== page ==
The disastrous part-privatisation of the probation service, the burnout and overwork of the officers left in its public remnant, who have to deal with the most dangerous cases, should also now come under the spotlight. Reports warning of the risks were watered down and made to disappear during Liz Truss’s tenure at the Ministry of Justice.
Throughout the election campaign, Johnson has insisted that his is a new government: but he was in cabinet, and an enthusiastic pillar of the Tory Party throughout this long indolence in office; his new government, too, is filled with those who oversaw, approved and shrugged off responsibility for the systemic neglect. They are the authors of the past decade.
Nazir Afzal, a former chief prosecutor for the North-West of England, has described a conversation he had with Johnson in 2016, when he was still foreign secretary. Johnson asked Afzal what kept him awake at night. The gaps in deradicalisation programmes, he replied, and the government’s unwillingness to fund more serious versions. Johnson shrugged it off: ‘there was no money.’ The Tories are happy to profit from the cheap rhetoric of imprisonment and punishment, but unwilling to meet the real cost of the measures that those close to the system know it needs.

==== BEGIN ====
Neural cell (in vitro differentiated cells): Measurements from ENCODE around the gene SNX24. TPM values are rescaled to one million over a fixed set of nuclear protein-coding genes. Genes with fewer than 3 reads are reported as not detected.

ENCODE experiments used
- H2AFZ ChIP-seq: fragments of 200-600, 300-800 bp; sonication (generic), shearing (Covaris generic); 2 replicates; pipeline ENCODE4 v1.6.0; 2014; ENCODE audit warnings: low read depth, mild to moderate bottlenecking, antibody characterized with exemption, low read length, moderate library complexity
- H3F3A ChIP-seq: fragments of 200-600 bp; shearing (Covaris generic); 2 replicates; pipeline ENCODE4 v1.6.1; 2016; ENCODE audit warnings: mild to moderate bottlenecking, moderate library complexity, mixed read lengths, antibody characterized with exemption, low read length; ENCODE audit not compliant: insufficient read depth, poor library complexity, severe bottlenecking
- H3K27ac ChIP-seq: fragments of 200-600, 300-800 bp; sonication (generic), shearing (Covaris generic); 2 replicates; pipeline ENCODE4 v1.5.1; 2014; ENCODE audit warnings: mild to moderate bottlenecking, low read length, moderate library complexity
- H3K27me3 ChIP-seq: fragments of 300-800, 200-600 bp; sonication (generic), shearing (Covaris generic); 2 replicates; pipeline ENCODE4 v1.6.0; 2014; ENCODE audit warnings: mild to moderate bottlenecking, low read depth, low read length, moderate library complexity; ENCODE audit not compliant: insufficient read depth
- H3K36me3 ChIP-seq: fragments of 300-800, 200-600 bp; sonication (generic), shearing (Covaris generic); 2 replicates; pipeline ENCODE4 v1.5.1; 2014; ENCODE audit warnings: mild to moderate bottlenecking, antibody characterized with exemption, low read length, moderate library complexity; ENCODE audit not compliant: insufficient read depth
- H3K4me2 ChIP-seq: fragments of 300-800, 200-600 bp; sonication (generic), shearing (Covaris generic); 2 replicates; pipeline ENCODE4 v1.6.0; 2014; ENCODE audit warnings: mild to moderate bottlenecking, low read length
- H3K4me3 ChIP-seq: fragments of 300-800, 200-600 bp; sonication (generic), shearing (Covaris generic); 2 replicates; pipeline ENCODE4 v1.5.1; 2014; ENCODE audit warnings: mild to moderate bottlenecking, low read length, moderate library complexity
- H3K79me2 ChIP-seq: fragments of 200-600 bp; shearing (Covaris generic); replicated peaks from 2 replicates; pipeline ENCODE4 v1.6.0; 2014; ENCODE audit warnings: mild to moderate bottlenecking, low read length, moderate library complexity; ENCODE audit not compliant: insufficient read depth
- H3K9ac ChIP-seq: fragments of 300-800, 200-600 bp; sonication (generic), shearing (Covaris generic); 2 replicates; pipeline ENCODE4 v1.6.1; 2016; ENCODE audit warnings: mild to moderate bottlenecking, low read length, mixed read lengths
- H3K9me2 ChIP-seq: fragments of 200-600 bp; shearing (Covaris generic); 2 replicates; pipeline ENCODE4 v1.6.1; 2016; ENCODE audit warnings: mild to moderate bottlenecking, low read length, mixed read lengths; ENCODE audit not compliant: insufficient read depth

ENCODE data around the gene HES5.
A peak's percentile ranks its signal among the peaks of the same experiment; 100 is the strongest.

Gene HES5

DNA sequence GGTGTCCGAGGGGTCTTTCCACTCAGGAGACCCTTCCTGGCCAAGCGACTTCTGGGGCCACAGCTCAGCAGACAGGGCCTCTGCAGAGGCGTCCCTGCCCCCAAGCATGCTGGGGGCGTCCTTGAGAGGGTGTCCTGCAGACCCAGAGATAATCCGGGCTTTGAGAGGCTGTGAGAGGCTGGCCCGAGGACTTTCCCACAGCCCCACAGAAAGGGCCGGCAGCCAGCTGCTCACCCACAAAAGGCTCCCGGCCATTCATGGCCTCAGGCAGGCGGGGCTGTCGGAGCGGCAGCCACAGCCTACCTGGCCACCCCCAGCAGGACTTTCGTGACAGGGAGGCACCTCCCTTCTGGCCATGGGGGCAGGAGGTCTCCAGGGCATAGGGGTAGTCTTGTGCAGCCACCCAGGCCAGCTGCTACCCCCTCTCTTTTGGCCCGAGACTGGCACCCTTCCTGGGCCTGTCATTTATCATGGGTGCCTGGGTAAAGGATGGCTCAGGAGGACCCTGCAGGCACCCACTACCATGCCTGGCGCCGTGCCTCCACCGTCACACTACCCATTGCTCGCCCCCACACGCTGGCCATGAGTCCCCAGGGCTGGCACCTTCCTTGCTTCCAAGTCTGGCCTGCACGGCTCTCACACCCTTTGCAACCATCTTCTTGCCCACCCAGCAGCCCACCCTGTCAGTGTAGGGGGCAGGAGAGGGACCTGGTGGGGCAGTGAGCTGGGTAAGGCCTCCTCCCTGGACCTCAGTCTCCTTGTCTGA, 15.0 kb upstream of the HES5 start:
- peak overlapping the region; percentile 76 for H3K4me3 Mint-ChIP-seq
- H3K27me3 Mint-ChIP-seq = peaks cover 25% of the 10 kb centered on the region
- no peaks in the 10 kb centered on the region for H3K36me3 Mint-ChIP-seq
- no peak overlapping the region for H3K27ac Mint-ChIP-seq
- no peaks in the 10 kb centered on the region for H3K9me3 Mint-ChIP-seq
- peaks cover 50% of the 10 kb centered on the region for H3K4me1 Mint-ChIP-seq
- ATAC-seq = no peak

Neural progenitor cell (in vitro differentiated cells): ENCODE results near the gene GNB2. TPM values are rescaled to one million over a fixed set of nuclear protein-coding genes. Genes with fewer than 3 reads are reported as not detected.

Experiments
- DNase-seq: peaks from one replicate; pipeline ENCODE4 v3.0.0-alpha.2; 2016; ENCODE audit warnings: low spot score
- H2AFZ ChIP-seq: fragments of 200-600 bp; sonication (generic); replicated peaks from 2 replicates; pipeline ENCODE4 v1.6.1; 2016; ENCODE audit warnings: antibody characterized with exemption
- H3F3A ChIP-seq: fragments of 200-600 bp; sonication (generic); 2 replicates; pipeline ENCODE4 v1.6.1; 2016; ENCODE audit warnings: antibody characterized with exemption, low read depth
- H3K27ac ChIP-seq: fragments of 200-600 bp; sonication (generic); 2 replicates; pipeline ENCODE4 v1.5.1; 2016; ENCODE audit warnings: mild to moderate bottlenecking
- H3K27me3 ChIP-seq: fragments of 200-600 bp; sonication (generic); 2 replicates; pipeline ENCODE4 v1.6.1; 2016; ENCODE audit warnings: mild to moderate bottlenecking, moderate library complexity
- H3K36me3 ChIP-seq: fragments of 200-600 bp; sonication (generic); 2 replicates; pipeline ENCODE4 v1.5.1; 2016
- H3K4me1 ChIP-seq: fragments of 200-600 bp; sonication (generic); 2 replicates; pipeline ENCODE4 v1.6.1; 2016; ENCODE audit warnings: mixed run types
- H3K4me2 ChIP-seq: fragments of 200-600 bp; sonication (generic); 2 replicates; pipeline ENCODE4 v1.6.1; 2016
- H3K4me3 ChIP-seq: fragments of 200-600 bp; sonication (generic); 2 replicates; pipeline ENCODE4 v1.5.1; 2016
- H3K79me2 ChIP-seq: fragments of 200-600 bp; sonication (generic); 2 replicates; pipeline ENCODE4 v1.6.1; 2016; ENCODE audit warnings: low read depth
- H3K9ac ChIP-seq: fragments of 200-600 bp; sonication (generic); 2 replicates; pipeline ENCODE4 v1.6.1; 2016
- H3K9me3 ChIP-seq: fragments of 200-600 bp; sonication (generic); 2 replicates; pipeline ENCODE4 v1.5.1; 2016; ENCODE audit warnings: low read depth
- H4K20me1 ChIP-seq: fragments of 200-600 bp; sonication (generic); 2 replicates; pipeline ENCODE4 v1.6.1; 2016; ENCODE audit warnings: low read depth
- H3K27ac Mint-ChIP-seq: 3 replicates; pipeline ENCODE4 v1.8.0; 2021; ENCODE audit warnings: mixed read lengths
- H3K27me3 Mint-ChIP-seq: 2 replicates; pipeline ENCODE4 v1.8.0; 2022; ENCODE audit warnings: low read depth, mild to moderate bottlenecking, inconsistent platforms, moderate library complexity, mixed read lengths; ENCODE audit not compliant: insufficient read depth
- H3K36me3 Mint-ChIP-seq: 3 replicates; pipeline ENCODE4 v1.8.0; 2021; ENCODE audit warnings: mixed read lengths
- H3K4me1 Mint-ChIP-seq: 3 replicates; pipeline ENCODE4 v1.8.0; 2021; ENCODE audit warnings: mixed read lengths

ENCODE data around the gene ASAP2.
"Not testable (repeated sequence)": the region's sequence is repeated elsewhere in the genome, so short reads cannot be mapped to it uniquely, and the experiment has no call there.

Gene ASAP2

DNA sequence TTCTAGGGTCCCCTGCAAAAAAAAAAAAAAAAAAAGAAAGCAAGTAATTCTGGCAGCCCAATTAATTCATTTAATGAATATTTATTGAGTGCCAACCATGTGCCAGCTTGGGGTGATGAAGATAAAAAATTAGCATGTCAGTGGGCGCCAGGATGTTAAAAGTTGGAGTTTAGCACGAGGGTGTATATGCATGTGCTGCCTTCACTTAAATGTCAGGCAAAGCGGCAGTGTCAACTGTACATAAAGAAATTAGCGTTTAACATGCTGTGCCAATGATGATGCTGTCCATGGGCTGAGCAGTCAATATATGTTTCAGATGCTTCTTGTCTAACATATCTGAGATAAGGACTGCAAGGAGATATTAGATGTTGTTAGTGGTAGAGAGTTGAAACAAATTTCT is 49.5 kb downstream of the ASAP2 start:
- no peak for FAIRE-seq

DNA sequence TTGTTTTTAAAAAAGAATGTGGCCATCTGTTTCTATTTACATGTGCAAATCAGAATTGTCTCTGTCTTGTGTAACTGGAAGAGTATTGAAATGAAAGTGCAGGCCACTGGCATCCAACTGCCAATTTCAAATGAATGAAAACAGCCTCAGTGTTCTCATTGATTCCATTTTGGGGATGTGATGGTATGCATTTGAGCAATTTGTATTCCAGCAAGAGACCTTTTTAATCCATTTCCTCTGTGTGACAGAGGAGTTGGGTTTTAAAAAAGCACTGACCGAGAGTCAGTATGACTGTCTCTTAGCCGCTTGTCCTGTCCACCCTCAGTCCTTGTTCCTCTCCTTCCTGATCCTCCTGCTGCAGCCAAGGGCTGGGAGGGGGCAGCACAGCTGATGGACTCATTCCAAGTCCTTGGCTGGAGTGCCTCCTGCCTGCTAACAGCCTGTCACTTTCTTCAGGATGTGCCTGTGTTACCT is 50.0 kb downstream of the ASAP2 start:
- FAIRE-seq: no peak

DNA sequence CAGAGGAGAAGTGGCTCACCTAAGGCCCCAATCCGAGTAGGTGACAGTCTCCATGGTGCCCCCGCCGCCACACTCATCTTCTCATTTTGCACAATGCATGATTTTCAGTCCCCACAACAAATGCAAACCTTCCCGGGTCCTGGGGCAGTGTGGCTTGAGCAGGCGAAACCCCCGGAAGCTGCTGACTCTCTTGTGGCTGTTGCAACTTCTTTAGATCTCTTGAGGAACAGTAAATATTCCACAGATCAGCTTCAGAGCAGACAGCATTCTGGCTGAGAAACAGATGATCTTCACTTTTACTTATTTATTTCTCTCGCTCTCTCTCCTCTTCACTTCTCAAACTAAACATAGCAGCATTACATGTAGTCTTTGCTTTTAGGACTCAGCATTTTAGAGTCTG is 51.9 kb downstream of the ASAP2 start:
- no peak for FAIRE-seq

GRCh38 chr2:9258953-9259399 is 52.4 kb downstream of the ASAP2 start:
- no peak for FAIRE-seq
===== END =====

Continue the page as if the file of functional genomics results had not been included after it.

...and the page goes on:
There are two ways of thinking about terrorism. The first treats it as an incomprehensible – ‘senseless’ – eruption of violence into ordinary life, in which no internal logic, however warped, is discernible; any attempt to understand it is tantamount to treason. On this view, the only solutions are ever more intense surveillance and ever harsher prison sentences. The second view insists that terrorists are made, not born; that to explain is not to endorse; that thinking of terrorist ideology as a lethal political pathogen misses the conditions that have allowed it to set down roots. On this model, a struggle against political violence requires not only a patient, ruthless disarticulation of terrorist thinking, but an unflinching examination of the grim conditions it purports to explain.